Tuesday, March 22, 2011

The Celebrity Voice-Acting Trend

Voice-acting has recently become an integral part in the storytelling aspects of videogames. When in the earlier years of videogames text could fulfill the need of talking to the player, now it has become crucial for an actual voice to be heard. Although not all games support voice-acting (in fact, there are many AAA titles such as LittleBigPlanet and Pokémon that rely heavily or fully on text), it has become increasingly more difficult to find single-player games without this feature. That is why professional voice-acting has become much more sought after in the gaming industry. With this higher demand, specifically with the larger studios that are able to back their demands financially, there has also been a higher supply of people outside the business willing to do the voice work Рsometimes the people attracted are celebrities.
With more prevalent names from other industries coming over into the gaming industry, a trend has begun to occur. This trend, the celebrity voice-acting trend (CVAT), focuses on the implications of more and more well-known actors lending their voices for videogame characters.  There are many examples of such people contributing to CVAT (three such examples include Martin Sheen as the Illusive Man in Mass Effect 2, Felicia Day as Victoria in Fallout: New Vegas, and Neil Patrick Harris as Spider-Man in Spider-Man: Shattered Dimensions), which should all be viewed as very lucrative for the gaming industry because of an obvious fact: a famous person always attracts attention.


Felicia Day proves that sarcasm can be quite lovable.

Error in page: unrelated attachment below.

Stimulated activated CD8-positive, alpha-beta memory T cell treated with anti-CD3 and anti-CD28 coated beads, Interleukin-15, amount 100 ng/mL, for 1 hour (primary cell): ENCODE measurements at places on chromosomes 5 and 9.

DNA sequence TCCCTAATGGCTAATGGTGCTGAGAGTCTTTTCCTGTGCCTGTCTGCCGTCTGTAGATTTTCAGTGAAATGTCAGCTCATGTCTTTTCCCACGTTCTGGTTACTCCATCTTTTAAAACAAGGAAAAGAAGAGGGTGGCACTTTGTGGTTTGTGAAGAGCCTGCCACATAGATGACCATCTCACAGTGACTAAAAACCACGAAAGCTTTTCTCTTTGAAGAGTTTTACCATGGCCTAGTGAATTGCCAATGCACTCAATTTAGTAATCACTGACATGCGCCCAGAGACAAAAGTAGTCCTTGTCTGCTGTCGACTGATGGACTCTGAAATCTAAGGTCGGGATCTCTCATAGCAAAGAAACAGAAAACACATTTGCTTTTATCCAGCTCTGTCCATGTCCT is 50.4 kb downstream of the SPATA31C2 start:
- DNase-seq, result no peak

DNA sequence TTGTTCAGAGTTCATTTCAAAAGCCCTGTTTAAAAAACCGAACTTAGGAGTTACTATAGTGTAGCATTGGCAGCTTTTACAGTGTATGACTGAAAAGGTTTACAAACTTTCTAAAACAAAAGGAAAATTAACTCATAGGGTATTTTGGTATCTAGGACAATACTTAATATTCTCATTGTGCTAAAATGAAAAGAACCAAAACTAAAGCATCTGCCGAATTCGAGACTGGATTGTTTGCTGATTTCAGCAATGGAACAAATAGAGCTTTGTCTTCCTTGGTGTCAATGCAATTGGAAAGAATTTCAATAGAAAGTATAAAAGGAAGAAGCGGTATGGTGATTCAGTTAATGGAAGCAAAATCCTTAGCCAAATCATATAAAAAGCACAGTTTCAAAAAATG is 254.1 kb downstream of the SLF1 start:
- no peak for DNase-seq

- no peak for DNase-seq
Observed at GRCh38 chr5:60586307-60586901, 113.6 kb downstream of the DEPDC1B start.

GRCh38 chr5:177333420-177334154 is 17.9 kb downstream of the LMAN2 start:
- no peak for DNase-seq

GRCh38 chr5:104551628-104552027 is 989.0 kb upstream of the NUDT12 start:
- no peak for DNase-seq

The added attention brings a new platform for marketing a videogame and thus profiting from it. The voice-actor, much like actors in film, can be used as a buying motivator for consumers. Almost everyone has wanted to watch a movie or listen to a new album when a certain person has (or people have) contributed to them. A personal example of mine is when I had heard Liam Neeson would be starring in Taken, which made me want to watch the movie as I had loved his performance in Schindler’s List. (His role in Schindler’s List also piqued me into buying Fallout 3 when I learned he did the voice of the Vault Dweller’s Dad.) By adding a well-known name as a voice-actor in a videogame, more people become interested in said title and thus the basic business desire of raising demand is fulfilled - a driving force in economic decisions. On an even broader note, the actor himself can promote the game they have been a part of which opens plenty of doors of opportunity down the road for the game.
Besides CVAT benefiting gaming from a business perspective, it also does so from an artistic perspective. A professional actor who has well-regarded performances under his belt can provide much-desired quality in his voice-acting roles. For games to reach beyond the limited scope and design they can fulfill at this moment, they must push the boundaries of four different variables. (The four variables are technology, aesthetics, gameplay, and storytelling.) High-quality voice-acting pushes at least one: storytelling. Although a game cannot survive on only voice-acting, it certainly can make a good game into a great game. And for this industry to get better as it goes along, it needs to thrive off of greatness.


The Illusive Man would not have been nearly as interesting without the voice of Martin Sheen.

 That is exactly what CVAT provides: greatness. Although true that not all games need voice-acting and equally true that a game with a celebrity voice does not necessitate a game worthy of a buy, the business and artistic rewards gained by implementing CVAT has the pros outweighing the cons. More attention by the media to a game (and videogames in general) promotes the art and venture or this industry, and makes it stronger on the roads ahead. That is why CVAT should be always seen as something good for the business, and why it should always be shown appreciation with open arms and welcoming approval.